Don't forget that some in our profession (and others I suspect) practice some form of discrimination--I've seen it first hand. Some people have an idea of the person for the job--example: A children's librarian should be female and fairly conforming to dress standards. If an actual candidate is interviewed who is, let's say, male with a large tattoo on his arm and a pony tail, but is truly dedicated as a children's librarian, he may be overlooked in lieu of the 30ish lady who dresses nicely and "fits" the image of a children's librarian. My example may be a little extreme but I've seen such hiring practices in other areas. There was a strong anti-male bias at the public library I used to work at--I don't think it's there any longer, thankfully since there has been a changing of the guard so to speak. I think some of those in charge at the time would be shocked at my allegations.

I also wanted to add here that non-MLS/MLIS candidates are often overlooked.
There are MANY qualified candidates that could be awesome librarians, but they don't have an MLS. They probably have a MA/MS in something else, but because of work experience (or personal experience as grad students) they know everything that a public librarian needs to know - it's just that they lack the 'union card' called the MLS

If you don't have an MLS (or its equivalent MS LIS, MSLS, something like that) then you are not a librarian.

I think the MLS is too easy, and overrated, but I don't make the rules. The MLS is the de facto terminal professional degree for librarians, just like the MFA for fine arts or MSW for social work.

If they want someone who has subject matter expertise and some skills that librarians posess, they should advertise for subject matter experts, and frankly I think many academic libraries require more SME than librarians for specific collections .... there should perhaps be a Judicia SME rather than a Juducua Librarian (like this position)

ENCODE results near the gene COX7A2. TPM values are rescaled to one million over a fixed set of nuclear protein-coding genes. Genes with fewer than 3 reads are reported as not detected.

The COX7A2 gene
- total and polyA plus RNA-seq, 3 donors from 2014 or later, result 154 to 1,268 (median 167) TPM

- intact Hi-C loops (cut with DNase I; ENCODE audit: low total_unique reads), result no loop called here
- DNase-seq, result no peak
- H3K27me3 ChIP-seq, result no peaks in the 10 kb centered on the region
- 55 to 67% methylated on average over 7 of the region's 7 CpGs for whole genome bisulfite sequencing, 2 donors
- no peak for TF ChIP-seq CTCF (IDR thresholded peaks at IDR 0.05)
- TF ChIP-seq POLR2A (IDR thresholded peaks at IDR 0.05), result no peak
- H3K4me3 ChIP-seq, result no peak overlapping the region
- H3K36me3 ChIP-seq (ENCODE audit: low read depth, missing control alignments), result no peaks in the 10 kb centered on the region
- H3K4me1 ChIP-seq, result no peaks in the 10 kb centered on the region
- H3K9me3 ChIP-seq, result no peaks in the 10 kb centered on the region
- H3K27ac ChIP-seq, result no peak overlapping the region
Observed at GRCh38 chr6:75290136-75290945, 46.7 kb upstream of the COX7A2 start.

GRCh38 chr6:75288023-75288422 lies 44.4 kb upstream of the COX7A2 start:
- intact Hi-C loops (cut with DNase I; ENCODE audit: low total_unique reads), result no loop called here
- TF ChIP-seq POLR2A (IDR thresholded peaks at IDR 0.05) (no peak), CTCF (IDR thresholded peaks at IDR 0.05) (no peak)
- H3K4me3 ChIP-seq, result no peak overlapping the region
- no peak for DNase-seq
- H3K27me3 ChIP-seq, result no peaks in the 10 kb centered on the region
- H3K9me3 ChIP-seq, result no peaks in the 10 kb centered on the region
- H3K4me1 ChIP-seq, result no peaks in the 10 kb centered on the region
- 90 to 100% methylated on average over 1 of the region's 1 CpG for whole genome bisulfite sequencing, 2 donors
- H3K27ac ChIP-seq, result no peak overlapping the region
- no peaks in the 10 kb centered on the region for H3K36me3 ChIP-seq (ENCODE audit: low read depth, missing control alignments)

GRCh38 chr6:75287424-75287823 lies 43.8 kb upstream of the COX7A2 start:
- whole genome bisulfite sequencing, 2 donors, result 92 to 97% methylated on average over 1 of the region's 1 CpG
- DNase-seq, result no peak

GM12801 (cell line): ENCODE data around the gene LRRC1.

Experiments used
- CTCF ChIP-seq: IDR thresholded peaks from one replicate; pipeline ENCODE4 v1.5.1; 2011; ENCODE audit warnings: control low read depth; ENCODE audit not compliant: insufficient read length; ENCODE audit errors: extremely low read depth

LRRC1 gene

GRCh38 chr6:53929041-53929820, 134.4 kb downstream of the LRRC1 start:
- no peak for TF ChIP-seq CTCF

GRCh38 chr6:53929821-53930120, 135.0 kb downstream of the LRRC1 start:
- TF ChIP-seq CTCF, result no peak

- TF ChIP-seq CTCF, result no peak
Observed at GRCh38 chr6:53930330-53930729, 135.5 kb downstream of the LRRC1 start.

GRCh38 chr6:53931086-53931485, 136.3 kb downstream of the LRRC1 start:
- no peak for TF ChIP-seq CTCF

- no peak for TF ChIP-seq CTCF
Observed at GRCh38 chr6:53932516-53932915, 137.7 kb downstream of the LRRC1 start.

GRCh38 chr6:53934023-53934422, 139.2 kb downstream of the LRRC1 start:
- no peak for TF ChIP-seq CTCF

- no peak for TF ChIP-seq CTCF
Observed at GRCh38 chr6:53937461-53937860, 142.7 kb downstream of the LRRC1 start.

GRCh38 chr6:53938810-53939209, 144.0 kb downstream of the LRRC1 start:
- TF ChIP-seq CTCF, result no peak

This advert seems more inclusive and probably would not overlook non-MLS degree holders.

The MLS is too easy if you went to a crummy school. It's like any other degree.

And saying it's a "union card" is like saying I couldn't be a cop because of that "stupid camping trip at the academy I didn't go on."

The training provided with an MLS degree is the training needed to be a librarian. If you don't have one then you aren't trained and you can't get in.

And the argument that goes like "I got my MLS and all I had to do was make collages file stuff" doesn't mean that people without MLSs should be librarians. It means that some people WITH then should be librarians either.

Unless you want to be a cataloguer or a hard-core paper based reference person, then you shouldn't need an MLS. I personally don't buy the "no-MLS=not a librarian". Some of the most noteworthy librarians didn't/don't have an MLS ;-)

That would be because the minimum job requirement is a MLS/MLIS. Why would you apply for a job when you don't meet the minimum requirements?

I got my MLIS because I wanted to a be a teen librarian and those jobs required it. Simple as that.

"Everything is for the best in this best of all possible worlds"

-Candide by Voltaire

And if it comes out that you are a republican you might as well be Hitler.

If you are asked your political affiliation or views then your interviewer has broken the law and you don't want to work there.

If you mentioned it you're a schmuck.

>If you mentioned it you're a schmuck.

And if you have a political blog and the employer Google's you then what are you?

And I am not talking about a controversial political blog but some run of the mill political commentary with a solid statement that you are republican. The free thinking, open to all points of view, library world will not hire you.